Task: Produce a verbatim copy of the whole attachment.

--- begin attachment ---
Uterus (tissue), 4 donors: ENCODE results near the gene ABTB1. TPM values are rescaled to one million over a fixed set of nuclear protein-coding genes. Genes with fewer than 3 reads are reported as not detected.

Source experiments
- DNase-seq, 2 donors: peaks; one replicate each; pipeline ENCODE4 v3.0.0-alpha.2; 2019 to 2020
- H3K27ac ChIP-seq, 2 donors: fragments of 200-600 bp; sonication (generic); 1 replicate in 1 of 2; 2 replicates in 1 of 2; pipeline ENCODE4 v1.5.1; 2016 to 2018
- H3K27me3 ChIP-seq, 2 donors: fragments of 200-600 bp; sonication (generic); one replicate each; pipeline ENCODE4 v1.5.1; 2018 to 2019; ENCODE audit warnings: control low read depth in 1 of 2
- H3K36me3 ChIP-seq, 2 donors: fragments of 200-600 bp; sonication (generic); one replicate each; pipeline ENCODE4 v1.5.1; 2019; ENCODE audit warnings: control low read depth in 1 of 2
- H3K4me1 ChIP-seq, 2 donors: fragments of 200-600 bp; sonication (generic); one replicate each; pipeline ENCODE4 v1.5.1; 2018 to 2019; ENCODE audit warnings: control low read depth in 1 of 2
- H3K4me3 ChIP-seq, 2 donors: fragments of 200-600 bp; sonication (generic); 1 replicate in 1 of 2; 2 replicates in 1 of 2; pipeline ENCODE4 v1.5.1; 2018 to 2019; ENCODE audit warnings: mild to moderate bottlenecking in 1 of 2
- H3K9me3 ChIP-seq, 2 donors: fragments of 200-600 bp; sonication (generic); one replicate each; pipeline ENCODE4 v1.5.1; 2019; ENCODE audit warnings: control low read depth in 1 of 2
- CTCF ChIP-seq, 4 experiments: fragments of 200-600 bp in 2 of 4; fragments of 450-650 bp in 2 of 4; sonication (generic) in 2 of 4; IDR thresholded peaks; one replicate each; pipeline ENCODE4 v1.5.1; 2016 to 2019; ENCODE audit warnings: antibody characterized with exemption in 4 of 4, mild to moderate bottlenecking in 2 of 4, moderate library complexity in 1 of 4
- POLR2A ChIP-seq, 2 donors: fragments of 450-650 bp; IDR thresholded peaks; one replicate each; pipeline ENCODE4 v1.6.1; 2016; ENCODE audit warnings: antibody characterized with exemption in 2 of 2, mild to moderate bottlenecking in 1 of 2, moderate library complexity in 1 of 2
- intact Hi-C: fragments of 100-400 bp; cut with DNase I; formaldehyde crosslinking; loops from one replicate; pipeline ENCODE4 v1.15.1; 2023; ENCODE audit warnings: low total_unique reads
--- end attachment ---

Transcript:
Uterus (tissue), 4 donors: ENCODE results near the gene ABTB1. TPM values are rescaled to one million over a fixed set of nuclear protein-coding genes. Genes with fewer than 3 reads are reported as not detected.

Source experiments
- DNase-seq, 2 donors: peaks; one replicate each; pipeline ENCODE4 v3.0.0-alpha.2; 2019 to 2020
- H3K27ac ChIP-seq, 2 donors: fragments of 200-600 bp; sonication (generic); 1 replicate in 1 of 2; 2 replicates in 1 of 2; pipeline ENCODE4 v1.5.1; 2016 to 2018
- H3K27me3 ChIP-seq, 2 donors: fragments of 200-600 bp; sonication (generic); one replicate each; pipeline ENCODE4 v1.5.1; 2018 to 2019; ENCODE audit warnings: control low read depth in 1 of 2
- H3K36me3 ChIP-seq, 2 donors: fragments of 200-600 bp; sonication (generic); one replicate each; pipeline ENCODE4 v1.5.1; 2019; ENCODE audit warnings: control low read depth in 1 of 2
- H3K4me1 ChIP-seq, 2 donors: fragments of 200-600 bp; sonication (generic); one replicate each; pipeline ENCODE4 v1.5.1; 2018 to 2019; ENCODE audit warnings: control low read depth in 1 of 2
- H3K4me3 ChIP-seq, 2 donors: fragments of 200-600 bp; sonication (generic); 1 replicate in 1 of 2; 2 replicates in 1 of 2; pipeline ENCODE4 v1.5.1; 2018 to 2019; ENCODE audit warnings: mild to moderate bottlenecking in 1 of 2
- H3K9me3 ChIP-seq, 2 donors: fragments of 200-600 bp; sonication (generic); one replicate each; pipeline ENCODE4 v1.5.1; 2019; ENCODE audit warnings: control low read depth in 1 of 2
- CTCF ChIP-seq, 4 experiments: fragments of 200-600 bp in 2 of 4; fragments of 450-650 bp in 2 of 4; sonication (generic) in 2 of 4; IDR thresholded peaks; one replicate each; pipeline ENCODE4 v1.5.1; 2016 to 2019; ENCODE audit warnings: antibody characterized with exemption in 4 of 4, mild to moderate bottlenecking in 2 of 4, moderate library complexity in 1 of 4
- POLR2A ChIP-seq, 2 donors: fragments of 450-650 bp; IDR thresholded peaks; one replicate each; pipeline ENCODE4 v1.6.1; 2016; ENCODE audit warnings: antibody characterized with exemption in 2 of 2, mild to moderate bottlenecking in 1 of 2, moderate library complexity in 1 of 2
- intact Hi-C: fragments of 100-400 bp; cut with DNase I; formaldehyde crosslinking; loops from one replicate; pipeline ENCODE4 v1.15.1; 2023; ENCODE audit warnings: low total_unique reads